About this Recording
8.223699 - KETELBEY: Piano Music, Vol. 1

Albert W

Albert W. Ketèlbey (1875 - 1959)

Piano Music Vol. 1


Contrary to claims that the name Ketèlbey was a pseudonym, the composer was indeed born Albert William Ketèlbey (without the accent) on 9th August 1875 at 41 Alma Street, Aston Manor, Birmingham, son of George, an engraver, and Sarah, whose maiden name was by coincidence also Aston. The house no longer exists, the area having been cleared in the 1960s to make way for blocks of flats and garages, and for the Newtown shopping centre.


Piano lessons must have started at an early age, for we next find the eleven-year- old Albert at the piano of Worcester Town Hall, playing his own composition grandly titled Sonata, to an audience including Edward Elgar. On his own admission, he was a reluctant pianist, but was inspired to composition by a passion for the daughter of the organist of the church choir in which he sang.

Such was his talent, that by the age of thirteen he won a scholarship to Trinity College of Music in London, an institution with which he was associated for many years, first as a pupil, later as an examiner. Although trying his hand at other instruments, including organ, flute, oboe, clarinet and cello, his first instrument remained the piano, with composition taking an ever-increasing role.


While still at the College, Ketèlbey managed to have many short pieces published. The more serious appeared under his real name, but he also produced a string of salon pieces and mandoline music under the splendid pseudonym of "Raoul Clifford". There was even a song called A dream of glory which had the credits "the music by G. Villa, organ part by Raoul Clifford." Villa Road and Clifford Street are both thoroughfares close to the Alma Street of his birth.


On leaving the college, Ketèlbey's work as an examiner enabled him to include some of his own educational pieces on the Trinity College examination syllabus. His main employment was now with two publishing firms. At Chappell's he made reductions of orchestral music for solo piano, while at Hammond's he did the reverse, and orchestrated classics of the piano repertoire for the ever-increasing market of the salon orchestra. This hack-work may have been tedious, but the experience was invaluable in moulding the composer's fluent writing for both piano and orchestra. Hammond also handled most of his early compositions, not only piano pieces, but a large number of songs and even the light opera The Wonder Worker, which had been produced at the Grand Theatre, Fulham, in 1900.


Hammond's was a small firm, unable to furnish publications with the elegant pictorial covers of the larger publishing houses. While still using Hammond for most of his lighter output, Ketèlbey tried to interest more famous publishers in his more serious works. Odd pieces were published by Novello & Co., Ascherberg, Hopwood & Crew, and the American firm Theodore Presser Co..


The breakthrough into the quality market of full colour pictorial covers did not come until1915, when within a space of weeks, Larway issued In a Monastery Garden and Ascherberg Tangled Tunes. By this time, Ketèlbey was obviously well-known in musical circles, for the artist who drew the cover for Tangled Tunes wittily depicts the composer himself as a sorcerer concocting a mixture of runes in a large cauldron.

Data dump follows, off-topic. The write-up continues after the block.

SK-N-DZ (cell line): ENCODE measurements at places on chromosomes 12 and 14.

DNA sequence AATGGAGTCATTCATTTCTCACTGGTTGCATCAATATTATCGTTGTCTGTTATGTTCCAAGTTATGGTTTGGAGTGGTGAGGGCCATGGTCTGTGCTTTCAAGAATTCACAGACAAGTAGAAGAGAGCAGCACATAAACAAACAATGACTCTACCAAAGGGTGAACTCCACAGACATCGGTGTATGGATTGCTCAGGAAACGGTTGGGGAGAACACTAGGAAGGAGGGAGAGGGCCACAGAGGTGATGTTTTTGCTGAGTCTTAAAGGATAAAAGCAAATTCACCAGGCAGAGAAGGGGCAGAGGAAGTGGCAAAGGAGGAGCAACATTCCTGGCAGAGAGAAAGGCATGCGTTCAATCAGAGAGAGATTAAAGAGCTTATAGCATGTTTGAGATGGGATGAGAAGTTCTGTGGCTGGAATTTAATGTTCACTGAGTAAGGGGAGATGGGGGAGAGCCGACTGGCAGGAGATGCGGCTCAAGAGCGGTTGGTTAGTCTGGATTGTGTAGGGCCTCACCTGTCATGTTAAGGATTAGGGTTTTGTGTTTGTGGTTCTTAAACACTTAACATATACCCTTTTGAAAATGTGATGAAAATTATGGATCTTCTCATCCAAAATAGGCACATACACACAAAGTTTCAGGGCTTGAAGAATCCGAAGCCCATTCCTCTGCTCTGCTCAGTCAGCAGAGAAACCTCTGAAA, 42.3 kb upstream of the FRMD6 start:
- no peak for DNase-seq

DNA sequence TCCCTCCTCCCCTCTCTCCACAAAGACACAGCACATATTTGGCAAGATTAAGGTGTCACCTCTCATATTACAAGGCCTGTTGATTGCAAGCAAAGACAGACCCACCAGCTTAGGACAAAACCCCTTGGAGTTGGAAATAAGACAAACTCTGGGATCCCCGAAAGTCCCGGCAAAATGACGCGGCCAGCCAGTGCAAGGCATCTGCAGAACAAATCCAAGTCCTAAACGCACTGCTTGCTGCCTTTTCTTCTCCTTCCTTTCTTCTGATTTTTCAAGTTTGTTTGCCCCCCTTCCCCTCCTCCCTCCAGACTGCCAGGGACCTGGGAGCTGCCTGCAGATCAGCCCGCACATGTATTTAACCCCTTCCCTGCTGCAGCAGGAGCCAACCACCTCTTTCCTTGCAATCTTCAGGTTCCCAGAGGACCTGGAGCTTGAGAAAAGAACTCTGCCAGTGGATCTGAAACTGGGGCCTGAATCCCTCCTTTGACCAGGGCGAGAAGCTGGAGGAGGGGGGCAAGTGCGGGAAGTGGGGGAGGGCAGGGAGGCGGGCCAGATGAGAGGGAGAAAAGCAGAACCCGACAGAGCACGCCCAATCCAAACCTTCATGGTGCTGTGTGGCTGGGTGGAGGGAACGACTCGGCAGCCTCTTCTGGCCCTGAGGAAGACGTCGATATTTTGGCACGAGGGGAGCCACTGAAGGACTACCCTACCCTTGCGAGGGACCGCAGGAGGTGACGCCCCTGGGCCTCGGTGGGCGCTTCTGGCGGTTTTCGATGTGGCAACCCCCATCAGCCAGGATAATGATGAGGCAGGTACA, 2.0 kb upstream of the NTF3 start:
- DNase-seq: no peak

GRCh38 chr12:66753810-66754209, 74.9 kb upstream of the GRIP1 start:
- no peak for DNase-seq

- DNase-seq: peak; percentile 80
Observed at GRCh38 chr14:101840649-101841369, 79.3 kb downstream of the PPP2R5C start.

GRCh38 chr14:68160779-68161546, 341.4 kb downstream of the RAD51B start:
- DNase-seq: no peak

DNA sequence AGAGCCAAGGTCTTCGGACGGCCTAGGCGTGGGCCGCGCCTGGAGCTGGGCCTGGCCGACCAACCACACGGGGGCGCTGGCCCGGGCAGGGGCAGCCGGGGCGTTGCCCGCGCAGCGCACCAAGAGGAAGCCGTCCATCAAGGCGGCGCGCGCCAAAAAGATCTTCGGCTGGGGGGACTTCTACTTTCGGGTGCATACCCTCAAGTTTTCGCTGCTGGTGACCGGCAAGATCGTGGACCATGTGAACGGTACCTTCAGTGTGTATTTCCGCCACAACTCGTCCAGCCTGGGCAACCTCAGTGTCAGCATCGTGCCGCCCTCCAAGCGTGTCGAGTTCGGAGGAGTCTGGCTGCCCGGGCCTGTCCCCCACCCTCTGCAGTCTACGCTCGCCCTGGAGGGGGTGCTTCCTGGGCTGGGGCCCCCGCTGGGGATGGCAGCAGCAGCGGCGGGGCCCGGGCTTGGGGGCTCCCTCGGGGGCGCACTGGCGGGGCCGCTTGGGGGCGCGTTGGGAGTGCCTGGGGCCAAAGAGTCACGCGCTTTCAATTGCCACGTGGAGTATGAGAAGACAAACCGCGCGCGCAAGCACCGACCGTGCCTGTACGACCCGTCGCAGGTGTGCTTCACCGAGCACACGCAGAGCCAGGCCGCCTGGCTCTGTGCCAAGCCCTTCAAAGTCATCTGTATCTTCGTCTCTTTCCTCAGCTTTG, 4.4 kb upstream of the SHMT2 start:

In 1907 he had taken a job as "impresario" with the Columbia Record Company. In true showbiz fashion, his conducting career was launched when the regular conductor was indisposed, and over the years he rose to become the company's musical director. During the First World War, he also held the same post in revues promoted by André Charlot, including Ye Gods (1916), Flora (1918) and The Officers' Mess (1918). In such productions, music needed to be direct, instantly setting a scene. 5imi1ar qualities were need in the new market of music for the silent cinema, and the composer duly produced collections of brief mood-setting pieces. In later years, at the peak of his popularity, he was able to recycle some of these fragments as concert pieces.


Significantly, one of his collections of cinema music was published by Bosworth. After the First World War, this firm became Ketèlbey's major publisher. The balance of the market had changed, with light music now being recorded almost exclusively in orchestral versions. 50 for the first time, Ketèlbey's music was published simultaneously in two versions, piano and orchestral. The former were distinguished with eye-catching covers, and were printed by Bosworth in London.

The orchestral parts were printed by the firm's Leipzig branch. Arrangements for other performing media, such as military and brass bands, violin with piano, and organ, followed later, with the work being delegated to professional arrangers.


Bosworth's lavished much care over the production of the music. The printing was spacious, mistakes rare, and the product was marketed with a high-profile advertising campaign, taking the prime pages at the centre of the journal Musical Opinion.


"We believe the One Great Bright Spot at the present time is the wonderful success of Albert Ketèlbey dance sensations." (1920)

"The world's three greatest successes, featured by all the English, American and continental orchestras..." (1923)

"Broadcast performances of Ketèlbey actually advertised for one year numbered 1580" (1933)